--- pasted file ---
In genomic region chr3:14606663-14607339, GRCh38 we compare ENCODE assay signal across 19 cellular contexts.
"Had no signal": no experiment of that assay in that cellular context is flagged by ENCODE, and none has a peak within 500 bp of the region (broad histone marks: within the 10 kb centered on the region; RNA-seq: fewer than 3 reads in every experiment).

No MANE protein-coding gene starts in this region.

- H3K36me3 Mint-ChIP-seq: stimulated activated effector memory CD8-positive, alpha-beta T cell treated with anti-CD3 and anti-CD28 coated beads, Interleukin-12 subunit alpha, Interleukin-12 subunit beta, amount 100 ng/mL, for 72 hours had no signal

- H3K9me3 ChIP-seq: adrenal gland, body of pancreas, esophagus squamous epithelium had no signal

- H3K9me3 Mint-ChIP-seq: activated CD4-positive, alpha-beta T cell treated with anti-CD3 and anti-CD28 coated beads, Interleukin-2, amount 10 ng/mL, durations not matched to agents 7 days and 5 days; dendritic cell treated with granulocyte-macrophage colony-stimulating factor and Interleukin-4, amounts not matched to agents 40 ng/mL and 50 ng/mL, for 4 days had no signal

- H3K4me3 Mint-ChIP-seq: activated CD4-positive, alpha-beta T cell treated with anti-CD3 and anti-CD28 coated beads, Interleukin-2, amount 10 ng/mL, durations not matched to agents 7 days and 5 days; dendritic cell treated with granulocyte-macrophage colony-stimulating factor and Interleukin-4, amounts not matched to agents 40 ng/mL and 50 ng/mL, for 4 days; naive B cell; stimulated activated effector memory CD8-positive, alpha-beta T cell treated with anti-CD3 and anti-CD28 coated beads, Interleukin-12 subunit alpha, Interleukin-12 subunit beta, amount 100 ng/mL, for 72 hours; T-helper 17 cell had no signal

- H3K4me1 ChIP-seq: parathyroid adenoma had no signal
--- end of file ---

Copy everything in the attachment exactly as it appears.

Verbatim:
In genomic region chr3:14606663-14607339, GRCh38 we compare ENCODE assay signal across 19 cellular contexts.
"Had no signal": no experiment of that assay in that cellular context is flagged by ENCODE, and none has a peak within 500 bp of the region (broad histone marks: within the 10 kb centered on the region; RNA-seq: fewer than 3 reads in every experiment).

No MANE protein-coding gene starts in this region.

- H3K36me3 Mint-ChIP-seq: stimulated activated effector memory CD8-positive, alpha-beta T cell treated with anti-CD3 and anti-CD28 coated beads, Interleukin-12 subunit alpha, Interleukin-12 subunit beta, amount 100 ng/mL, for 72 hours had no signal

- H3K9me3 ChIP-seq: adrenal gland, body of pancreas, esophagus squamous epithelium had no signal

- H3K9me3 Mint-ChIP-seq: activated CD4-positive, alpha-beta T cell treated with anti-CD3 and anti-CD28 coated beads, Interleukin-2, amount 10 ng/mL, durations not matched to agents 7 days and 5 days; dendritic cell treated with granulocyte-macrophage colony-stimulating factor and Interleukin-4, amounts not matched to agents 40 ng/mL and 50 ng/mL, for 4 days had no signal

- H3K4me3 Mint-ChIP-seq: activated CD4-positive, alpha-beta T cell treated with anti-CD3 and anti-CD28 coated beads, Interleukin-2, amount 10 ng/mL, durations not matched to agents 7 days and 5 days; dendritic cell treated with granulocyte-macrophage colony-stimulating factor and Interleukin-4, amounts not matched to agents 40 ng/mL and 50 ng/mL, for 4 days; naive B cell; stimulated activated effector memory CD8-positive, alpha-beta T cell treated with anti-CD3 and anti-CD28 coated beads, Interleukin-12 subunit alpha, Interleukin-12 subunit beta, amount 100 ng/mL, for 72 hours; T-helper 17 cell had no signal

- H3K4me1 ChIP-seq: parathyroid adenoma had no signal